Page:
Gabbard was hit by Sexson in the back by a thrown helmet. Then he clashed with the Seattle first baseman before being buried under a pile of players. When the skirmish was over, Sexson was ejected, while Gabbard was allowed to continue. But he was able to pitch to just two batters before coming out of the game with what the Rangers described as general soreness.
Most of the soreness was in his legs. Gabbard's bad back, which had put him on the disabled list after a two-inning scoreless outing in Boston on April 21, came through the melee without further damage. But this was his first start since coming off the disabled list, and the Rangers didn't let him hang around long after the incident. He was done after a walk and a single.
"It looked like he was laboring out there, so we weren't going to leave him out there," Rangers manager Ron Washington said.
Gabbard declined to talk after the game, while the rest of the postgame testimony included the usual accusations and denials. The Rangers only know they had two hitters plunked by Mariners starter Felix Hernandez before Sexson came to the plate with two outs in the fourth. The Rangers were up, 4-0, at the time.
Gabbard's first pitch was high, at eye-level, and Sexson, who is 6-foot-8, ducked away from the pitch even though it appeared over the plate, rather than inside.
"If we were trying to hit him, we would have hit him," Washington said. "If you go look at the replays, Gabbard didn't even come close. Sexson was just frustrated, and things got out of control. You look at the replay -- that ball was over the middle of the plate. He overreacted."
Sexson reacted by charging the mound and throwing his helmet at Gabbard just before they grappled. Texas catcher Gerald Laird then tackled Sexson, and other players joined in the fray. Sexson said afterward he was expecting to get hit in retaliation for Hernandez hitting Laird and Ian Kinsler earlier in the game.
"I understood the situation, but there is a right way and a wrong way to play the game," Sexson said. "If you hit me below the shoulders, I am fine with that. I was well aware of the fact he probably was going to hit me. But get up near the face, and that's when you start talking about careers.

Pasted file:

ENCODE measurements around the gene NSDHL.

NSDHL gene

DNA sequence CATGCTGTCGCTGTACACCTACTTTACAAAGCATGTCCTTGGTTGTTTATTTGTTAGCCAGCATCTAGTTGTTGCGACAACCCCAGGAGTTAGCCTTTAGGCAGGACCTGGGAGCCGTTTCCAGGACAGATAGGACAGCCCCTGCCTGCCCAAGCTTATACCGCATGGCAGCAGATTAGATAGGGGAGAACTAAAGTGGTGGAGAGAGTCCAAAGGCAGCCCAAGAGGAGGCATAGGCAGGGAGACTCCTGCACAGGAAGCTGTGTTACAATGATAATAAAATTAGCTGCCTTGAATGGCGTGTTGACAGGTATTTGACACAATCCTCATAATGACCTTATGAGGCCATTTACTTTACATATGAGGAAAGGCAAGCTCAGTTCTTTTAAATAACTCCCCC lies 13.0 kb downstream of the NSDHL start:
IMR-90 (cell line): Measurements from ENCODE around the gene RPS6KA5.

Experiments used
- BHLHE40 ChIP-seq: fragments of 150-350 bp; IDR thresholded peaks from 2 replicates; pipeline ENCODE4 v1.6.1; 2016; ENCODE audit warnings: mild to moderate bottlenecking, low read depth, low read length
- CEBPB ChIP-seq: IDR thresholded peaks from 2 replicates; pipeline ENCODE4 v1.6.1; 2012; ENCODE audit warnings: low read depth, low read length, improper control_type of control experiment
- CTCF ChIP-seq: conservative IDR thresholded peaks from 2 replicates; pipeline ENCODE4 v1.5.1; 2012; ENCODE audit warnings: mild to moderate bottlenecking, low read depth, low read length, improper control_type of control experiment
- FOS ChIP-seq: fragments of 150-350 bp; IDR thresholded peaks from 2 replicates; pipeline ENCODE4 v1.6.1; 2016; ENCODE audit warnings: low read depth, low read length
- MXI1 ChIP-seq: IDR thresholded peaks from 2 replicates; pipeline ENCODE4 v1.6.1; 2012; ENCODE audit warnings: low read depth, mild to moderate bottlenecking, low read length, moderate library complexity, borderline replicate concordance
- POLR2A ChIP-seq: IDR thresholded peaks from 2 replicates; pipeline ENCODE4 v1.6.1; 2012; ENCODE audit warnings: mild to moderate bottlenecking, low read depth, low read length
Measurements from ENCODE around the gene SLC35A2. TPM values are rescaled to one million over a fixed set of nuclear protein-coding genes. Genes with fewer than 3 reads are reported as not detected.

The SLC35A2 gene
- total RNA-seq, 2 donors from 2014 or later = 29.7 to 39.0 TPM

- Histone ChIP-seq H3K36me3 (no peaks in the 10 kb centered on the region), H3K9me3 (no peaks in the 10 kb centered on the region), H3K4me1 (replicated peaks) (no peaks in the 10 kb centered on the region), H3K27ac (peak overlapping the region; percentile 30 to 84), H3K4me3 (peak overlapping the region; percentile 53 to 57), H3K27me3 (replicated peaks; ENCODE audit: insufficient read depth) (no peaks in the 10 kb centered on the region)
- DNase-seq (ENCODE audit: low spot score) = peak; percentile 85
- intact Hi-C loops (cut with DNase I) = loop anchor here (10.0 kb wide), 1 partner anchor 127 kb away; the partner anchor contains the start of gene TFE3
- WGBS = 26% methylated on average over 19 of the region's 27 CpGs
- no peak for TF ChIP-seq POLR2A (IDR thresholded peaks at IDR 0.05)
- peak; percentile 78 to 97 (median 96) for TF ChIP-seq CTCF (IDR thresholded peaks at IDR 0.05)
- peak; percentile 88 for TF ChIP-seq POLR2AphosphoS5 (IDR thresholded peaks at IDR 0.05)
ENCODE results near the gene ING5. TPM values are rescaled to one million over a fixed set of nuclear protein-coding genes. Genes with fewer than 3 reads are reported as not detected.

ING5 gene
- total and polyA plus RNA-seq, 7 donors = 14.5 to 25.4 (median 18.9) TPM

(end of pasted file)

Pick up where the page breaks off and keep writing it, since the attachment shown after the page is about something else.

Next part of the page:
"Throw a pitch up around my head, [and] I'm not going to deal with that. It's the wrong way to play baseball. I have played the game a pretty long time. This guy can hit corners at will, and he throws one up there. How hard is it to hit me in the thigh?"
Laird admitted the Rangers were trying to go "hard inside" but not trying to hit Sexson. Camera replays showed Laird giving Gabbard the signal to come inside.
"He thought it was at his head, but that's not me," Laird said. "I don't do that."
The Rangers weren't happy that Sexson threw his helmet as he closed in on Gabbard. That is likely to draw a suspension that could keep Sexson out of part or all of next week's three-game series with the Rangers in Arlington.
"I thought that was bull," Washington said. "How tall is he? Six-foot-13? Running at a little guy and throw a helmet, that's just frustration. The guy, he's a competitor; he's just frustrated."
Said Rangers reliever Eddie Guardado, who pitched for the Mariners in 2004-06: "All those guys are great guys. Maybe Richie was trying to pump his team up; they've been struggling over there. If you're going to charge anybody, throw your hands out there, but don't throw equipment. Somebody is going to get hurt if you throw a helmet or a bat. I'm sure Richie is sorry he threw the helmet. He's a good guy."
Sexson did admit that throwing the helmet was the wrong thing to do.
"It's a rage at that point," Sexson said. "I know throwing a helmet is the wrong thing to do ... but I lost it. You start thinking about a lot of things there. ... The whole time going to the plate, [I was thinking], 'I don't mind getting hit, but keep it down.'"
The altercation broke up with the usual pushing and shoving. Guardado played peacemaker by shoving Hernandez away from the fray.
"I'm too old to be doing that," Guardado said. "It was probably good for both teams. It got the heart pounding and the blood flowing, and you saw some good baseball after that. But you never want to see that. We play those guys a lot, and those things are going to happen. Hopefully nobody got hurt. The next time, I'm going out there in my police uniform and my whistle."
Laird had words with Hernandez and Sexson before being physically carried and pushed back to the dugout by Milton Bradley.
"Milton was just protecting his teammate, trying to keep him from getting thrown out of the ballgame," Washington said. "That's what good teammates do."
The Rangers insisted they weren't throwing at Sexson, but there's no doubt they were upset with Hernandez. Laird got hit on the wrist in the second inning before scoring on Ian Kinsler's two-run home run.
Kinsler then came up in the top of the fourth, and Hernandez hit him on the left arm. Kinsler glared at Hernandez as he flung his bat away. The two growled at each other, but Kinsler went to first without incident.
"It was just the whole situation," Kinsler said. "It wasn't like it was the seventh inning in an 8-2 ballgame and I'm 0-for-3. After you hit a home run, the guy throws a straight ball up and in, and he's a sinkerball pitcher. You like to believe it's a purpose pitch."
After Sexson was ejected and order was restored, the game proceeded without any problems. The Rangers left town afterwards, but the Mariners arrive in Arlington for a three-game series beginning on Monday. Gabbard is scheduled to pitch on Tuesday.
"If they do something, we'll retaliate, but we're not carrying it over," Washington said. "We don't have a vendetta against the Seattle Mariners."